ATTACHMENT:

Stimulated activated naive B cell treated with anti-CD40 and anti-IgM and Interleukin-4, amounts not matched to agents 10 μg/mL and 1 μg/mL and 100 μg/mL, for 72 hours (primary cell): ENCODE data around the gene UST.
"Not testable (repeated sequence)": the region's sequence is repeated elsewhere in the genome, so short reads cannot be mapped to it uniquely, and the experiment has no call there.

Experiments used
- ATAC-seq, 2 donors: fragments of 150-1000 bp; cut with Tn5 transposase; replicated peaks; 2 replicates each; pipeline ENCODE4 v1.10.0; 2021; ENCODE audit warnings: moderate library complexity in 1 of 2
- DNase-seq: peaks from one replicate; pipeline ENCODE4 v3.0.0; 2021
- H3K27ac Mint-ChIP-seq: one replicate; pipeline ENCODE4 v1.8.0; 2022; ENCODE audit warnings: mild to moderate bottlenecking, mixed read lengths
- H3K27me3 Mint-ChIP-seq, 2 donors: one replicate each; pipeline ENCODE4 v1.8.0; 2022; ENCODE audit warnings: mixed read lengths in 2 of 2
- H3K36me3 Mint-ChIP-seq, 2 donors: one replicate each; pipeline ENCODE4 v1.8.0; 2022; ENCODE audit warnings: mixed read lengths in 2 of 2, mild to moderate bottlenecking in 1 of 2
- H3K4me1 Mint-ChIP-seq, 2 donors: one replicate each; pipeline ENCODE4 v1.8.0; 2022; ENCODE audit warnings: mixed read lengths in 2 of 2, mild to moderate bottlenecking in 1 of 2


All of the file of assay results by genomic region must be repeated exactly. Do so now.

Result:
Stimulated activated naive B cell treated with anti-CD40 and anti-IgM and Interleukin-4, amounts not matched to agents 10 μg/mL and 1 μg/mL and 100 μg/mL, for 72 hours (primary cell): ENCODE data around the gene UST.
"Not testable (repeated sequence)": the region's sequence is repeated elsewhere in the genome, so short reads cannot be mapped to it uniquely, and the experiment has no call there.

Experiments used
- ATAC-seq, 2 donors: fragments of 150-1000 bp; cut with Tn5 transposase; replicated peaks; 2 replicates each; pipeline ENCODE4 v1.10.0; 2021; ENCODE audit warnings: moderate library complexity in 1 of 2
- DNase-seq: peaks from one replicate; pipeline ENCODE4 v3.0.0; 2021
- H3K27ac Mint-ChIP-seq: one replicate; pipeline ENCODE4 v1.8.0; 2022; ENCODE audit warnings: mild to moderate bottlenecking, mixed read lengths
- H3K27me3 Mint-ChIP-seq, 2 donors: one replicate each; pipeline ENCODE4 v1.8.0; 2022; ENCODE audit warnings: mixed read lengths in 2 of 2
- H3K36me3 Mint-ChIP-seq, 2 donors: one replicate each; pipeline ENCODE4 v1.8.0; 2022; ENCODE audit warnings: mixed read lengths in 2 of 2, mild to moderate bottlenecking in 1 of 2
- H3K4me1 Mint-ChIP-seq, 2 donors: one replicate each; pipeline ENCODE4 v1.8.0; 2022; ENCODE audit warnings: mixed read lengths in 2 of 2, mild to moderate bottlenecking in 1 of 2